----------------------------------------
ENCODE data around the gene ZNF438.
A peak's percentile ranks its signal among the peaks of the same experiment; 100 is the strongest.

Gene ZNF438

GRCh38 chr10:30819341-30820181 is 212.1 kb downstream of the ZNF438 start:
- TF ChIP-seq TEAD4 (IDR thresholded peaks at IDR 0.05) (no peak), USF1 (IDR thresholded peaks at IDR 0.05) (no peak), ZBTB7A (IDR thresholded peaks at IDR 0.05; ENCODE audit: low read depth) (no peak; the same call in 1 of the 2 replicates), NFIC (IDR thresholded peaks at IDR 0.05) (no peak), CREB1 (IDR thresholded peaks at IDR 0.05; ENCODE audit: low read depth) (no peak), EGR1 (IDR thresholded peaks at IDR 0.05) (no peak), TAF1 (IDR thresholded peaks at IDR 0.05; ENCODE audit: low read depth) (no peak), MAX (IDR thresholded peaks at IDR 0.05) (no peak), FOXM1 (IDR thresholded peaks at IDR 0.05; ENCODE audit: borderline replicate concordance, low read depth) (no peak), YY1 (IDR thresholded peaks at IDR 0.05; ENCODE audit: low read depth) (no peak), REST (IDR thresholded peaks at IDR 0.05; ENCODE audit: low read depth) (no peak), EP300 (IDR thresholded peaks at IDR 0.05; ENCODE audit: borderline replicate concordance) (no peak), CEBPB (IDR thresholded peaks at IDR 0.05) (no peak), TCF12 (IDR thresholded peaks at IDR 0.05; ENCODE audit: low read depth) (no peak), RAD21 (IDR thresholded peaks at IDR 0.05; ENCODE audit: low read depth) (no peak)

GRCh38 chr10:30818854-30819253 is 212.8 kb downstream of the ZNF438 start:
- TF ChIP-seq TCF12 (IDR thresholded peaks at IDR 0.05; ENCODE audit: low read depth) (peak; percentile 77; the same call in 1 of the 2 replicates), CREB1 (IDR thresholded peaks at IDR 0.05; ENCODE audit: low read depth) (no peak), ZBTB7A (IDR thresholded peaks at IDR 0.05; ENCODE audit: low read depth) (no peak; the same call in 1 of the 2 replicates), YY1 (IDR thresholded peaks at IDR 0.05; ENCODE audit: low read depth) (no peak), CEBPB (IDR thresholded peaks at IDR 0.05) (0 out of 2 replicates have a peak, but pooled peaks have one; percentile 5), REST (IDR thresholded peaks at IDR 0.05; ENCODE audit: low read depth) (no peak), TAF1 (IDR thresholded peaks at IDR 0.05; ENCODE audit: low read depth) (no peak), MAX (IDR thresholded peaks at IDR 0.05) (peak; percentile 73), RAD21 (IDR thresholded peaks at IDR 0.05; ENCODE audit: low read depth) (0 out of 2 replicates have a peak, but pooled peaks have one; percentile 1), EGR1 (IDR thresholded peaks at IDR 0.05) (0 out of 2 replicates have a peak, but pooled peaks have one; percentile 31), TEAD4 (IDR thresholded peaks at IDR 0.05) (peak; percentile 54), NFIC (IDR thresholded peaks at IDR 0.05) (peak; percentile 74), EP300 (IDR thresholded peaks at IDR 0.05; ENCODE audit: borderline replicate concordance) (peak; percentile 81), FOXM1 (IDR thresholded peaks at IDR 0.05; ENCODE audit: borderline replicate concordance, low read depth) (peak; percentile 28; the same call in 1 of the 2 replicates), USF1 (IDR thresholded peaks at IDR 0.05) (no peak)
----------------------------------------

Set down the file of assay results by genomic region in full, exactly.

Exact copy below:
ENCODE data around the gene ZNF438.
A peak's percentile ranks its signal among the peaks of the same experiment; 100 is the strongest.

Gene ZNF438

GRCh38 chr10:30819341-30820181 is 212.1 kb downstream of the ZNF438 start:
- TF ChIP-seq TEAD4 (IDR thresholded peaks at IDR 0.05) (no peak), USF1 (IDR thresholded peaks at IDR 0.05) (no peak), ZBTB7A (IDR thresholded peaks at IDR 0.05; ENCODE audit: low read depth) (no peak; the same call in 1 of the 2 replicates), NFIC (IDR thresholded peaks at IDR 0.05) (no peak), CREB1 (IDR thresholded peaks at IDR 0.05; ENCODE audit: low read depth) (no peak), EGR1 (IDR thresholded peaks at IDR 0.05) (no peak), TAF1 (IDR thresholded peaks at IDR 0.05; ENCODE audit: low read depth) (no peak), MAX (IDR thresholded peaks at IDR 0.05) (no peak), FOXM1 (IDR thresholded peaks at IDR 0.05; ENCODE audit: borderline replicate concordance, low read depth) (no peak), YY1 (IDR thresholded peaks at IDR 0.05; ENCODE audit: low read depth) (no peak), REST (IDR thresholded peaks at IDR 0.05; ENCODE audit: low read depth) (no peak), EP300 (IDR thresholded peaks at IDR 0.05; ENCODE audit: borderline replicate concordance) (no peak), CEBPB (IDR thresholded peaks at IDR 0.05) (no peak), TCF12 (IDR thresholded peaks at IDR 0.05; ENCODE audit: low read depth) (no peak), RAD21 (IDR thresholded peaks at IDR 0.05; ENCODE audit: low read depth) (no peak)

GRCh38 chr10:30818854-30819253 is 212.8 kb downstream of the ZNF438 start:
- TF ChIP-seq TCF12 (IDR thresholded peaks at IDR 0.05; ENCODE audit: low read depth) (peak; percentile 77; the same call in 1 of the 2 replicates), CREB1 (IDR thresholded peaks at IDR 0.05; ENCODE audit: low read depth) (no peak), ZBTB7A (IDR thresholded peaks at IDR 0.05; ENCODE audit: low read depth) (no peak; the same call in 1 of the 2 replicates), YY1 (IDR thresholded peaks at IDR 0.05; ENCODE audit: low read depth) (no peak), CEBPB (IDR thresholded peaks at IDR 0.05) (0 out of 2 replicates have a peak, but pooled peaks have one; percentile 5), REST (IDR thresholded peaks at IDR 0.05; ENCODE audit: low read depth) (no peak), TAF1 (IDR thresholded peaks at IDR 0.05; ENCODE audit: low read depth) (no peak), MAX (IDR thresholded peaks at IDR 0.05) (peak; percentile 73), RAD21 (IDR thresholded peaks at IDR 0.05; ENCODE audit: low read depth) (0 out of 2 replicates have a peak, but pooled peaks have one; percentile 1), EGR1 (IDR thresholded peaks at IDR 0.05) (0 out of 2 replicates have a peak, but pooled peaks have one; percentile 31), TEAD4 (IDR thresholded peaks at IDR 0.05) (peak; percentile 54), NFIC (IDR thresholded peaks at IDR 0.05) (peak; percentile 74), EP300 (IDR thresholded peaks at IDR 0.05; ENCODE audit: borderline replicate concordance) (peak; percentile 81), FOXM1 (IDR thresholded peaks at IDR 0.05; ENCODE audit: borderline replicate concordance, low read depth) (peak; percentile 28; the same call in 1 of the 2 replicates), USF1 (IDR thresholded peaks at IDR 0.05) (no peak)